Introduction to regular expressions in Java

Regular expressions are a bit like marmite: people either love them or hate them. Essentially, they are a syntax for pattern matching.

Pattern matching by hand-coding or with regular expressions

Suppose you want to answer the question: does a given string contain a series of 10 digits? You could hand-code this: cycle through the characters in the string until you hit a digit. Then when you find a digit, cycle through checking that the next nine characters are digits. So in Java, the code would look something like this:

public boolean hasTenDigits(String s) {
  int noDigitsInARow = 0;
  for (int len = s.length(), i = 0; i < len; i++) {
    char c = s.charAt(i);
    if (Character.isDigit(c)) {
      if (++noDigitsInARow == 10) {
        return true;
      }
    } else {
      noDigitsInARow = 0;
    }
  }
  return false;
}

The strengths and weaknesses of this code are obvious:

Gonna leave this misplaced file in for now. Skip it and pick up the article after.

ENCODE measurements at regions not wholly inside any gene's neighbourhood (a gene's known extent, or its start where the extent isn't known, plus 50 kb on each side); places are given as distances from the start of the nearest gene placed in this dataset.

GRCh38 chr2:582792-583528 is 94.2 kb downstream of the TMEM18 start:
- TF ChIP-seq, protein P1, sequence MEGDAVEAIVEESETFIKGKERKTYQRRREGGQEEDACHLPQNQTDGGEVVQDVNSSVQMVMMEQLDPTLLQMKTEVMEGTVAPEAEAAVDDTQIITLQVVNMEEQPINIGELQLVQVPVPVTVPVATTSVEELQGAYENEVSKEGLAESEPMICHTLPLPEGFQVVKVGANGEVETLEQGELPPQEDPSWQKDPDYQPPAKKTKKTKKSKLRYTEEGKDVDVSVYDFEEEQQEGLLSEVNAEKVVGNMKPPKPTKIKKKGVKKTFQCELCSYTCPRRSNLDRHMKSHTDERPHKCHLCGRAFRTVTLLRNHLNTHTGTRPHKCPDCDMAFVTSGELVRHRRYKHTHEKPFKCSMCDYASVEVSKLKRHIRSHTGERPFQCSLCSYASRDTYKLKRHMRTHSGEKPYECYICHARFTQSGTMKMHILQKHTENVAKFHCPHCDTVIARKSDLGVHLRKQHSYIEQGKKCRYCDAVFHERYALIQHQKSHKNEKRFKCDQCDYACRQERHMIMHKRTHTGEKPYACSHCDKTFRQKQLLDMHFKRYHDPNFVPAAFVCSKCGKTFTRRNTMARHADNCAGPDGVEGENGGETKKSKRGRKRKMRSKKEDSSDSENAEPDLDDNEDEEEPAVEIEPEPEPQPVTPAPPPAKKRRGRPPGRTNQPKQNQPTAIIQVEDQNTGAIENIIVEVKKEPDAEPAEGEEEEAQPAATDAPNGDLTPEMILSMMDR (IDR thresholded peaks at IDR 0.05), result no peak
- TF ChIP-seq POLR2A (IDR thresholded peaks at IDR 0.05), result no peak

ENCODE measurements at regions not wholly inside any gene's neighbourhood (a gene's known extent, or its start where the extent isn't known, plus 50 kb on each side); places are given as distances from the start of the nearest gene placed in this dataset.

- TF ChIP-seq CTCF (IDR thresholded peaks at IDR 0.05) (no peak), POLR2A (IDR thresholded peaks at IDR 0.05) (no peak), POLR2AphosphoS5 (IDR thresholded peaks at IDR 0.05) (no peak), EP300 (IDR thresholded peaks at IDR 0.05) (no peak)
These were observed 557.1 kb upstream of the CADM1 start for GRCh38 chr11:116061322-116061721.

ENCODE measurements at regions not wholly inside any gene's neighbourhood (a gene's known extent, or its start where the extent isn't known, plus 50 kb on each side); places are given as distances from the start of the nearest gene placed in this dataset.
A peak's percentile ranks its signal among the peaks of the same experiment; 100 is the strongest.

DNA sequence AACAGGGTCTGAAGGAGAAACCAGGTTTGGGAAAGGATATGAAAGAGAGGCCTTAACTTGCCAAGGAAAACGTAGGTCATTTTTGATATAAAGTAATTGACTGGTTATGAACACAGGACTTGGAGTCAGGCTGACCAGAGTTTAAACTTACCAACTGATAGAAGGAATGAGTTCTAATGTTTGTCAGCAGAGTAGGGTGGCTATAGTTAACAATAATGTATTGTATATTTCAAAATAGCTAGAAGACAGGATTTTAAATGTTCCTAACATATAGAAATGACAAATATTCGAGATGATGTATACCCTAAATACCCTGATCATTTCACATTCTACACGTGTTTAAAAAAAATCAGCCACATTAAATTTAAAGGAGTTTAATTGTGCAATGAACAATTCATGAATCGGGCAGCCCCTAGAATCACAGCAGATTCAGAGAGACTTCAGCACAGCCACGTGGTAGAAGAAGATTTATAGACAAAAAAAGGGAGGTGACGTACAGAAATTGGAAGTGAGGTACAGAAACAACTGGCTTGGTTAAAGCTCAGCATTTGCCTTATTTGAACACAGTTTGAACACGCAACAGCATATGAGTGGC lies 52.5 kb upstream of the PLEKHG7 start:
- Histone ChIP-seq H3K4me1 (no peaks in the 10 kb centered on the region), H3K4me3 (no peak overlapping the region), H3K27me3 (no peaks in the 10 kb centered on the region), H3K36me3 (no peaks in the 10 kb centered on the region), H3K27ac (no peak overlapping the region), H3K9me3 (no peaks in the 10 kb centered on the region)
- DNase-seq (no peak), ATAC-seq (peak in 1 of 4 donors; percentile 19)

Doing the same thing with a regular expression looks something like this:

public boolean hasTenDigits(String s) {
  return s.matches(".*[0-9]{10}.*");
}

You'll probably agree that we've more or less reversed the above two points. Now, we have a nice succinct piece of code, but it does rely on you understanding a nasty piece of syntax. The argument in favour of regular expressions is:

On the next page, we'll get going with basic expressions with String.matches().

In case you already know something about regular expressions and want to skip ahead, here are some of the later topics currently covered by this tutorial:

Regular expression examples

Finally, we'll look at a couple of examples of using regular expressions: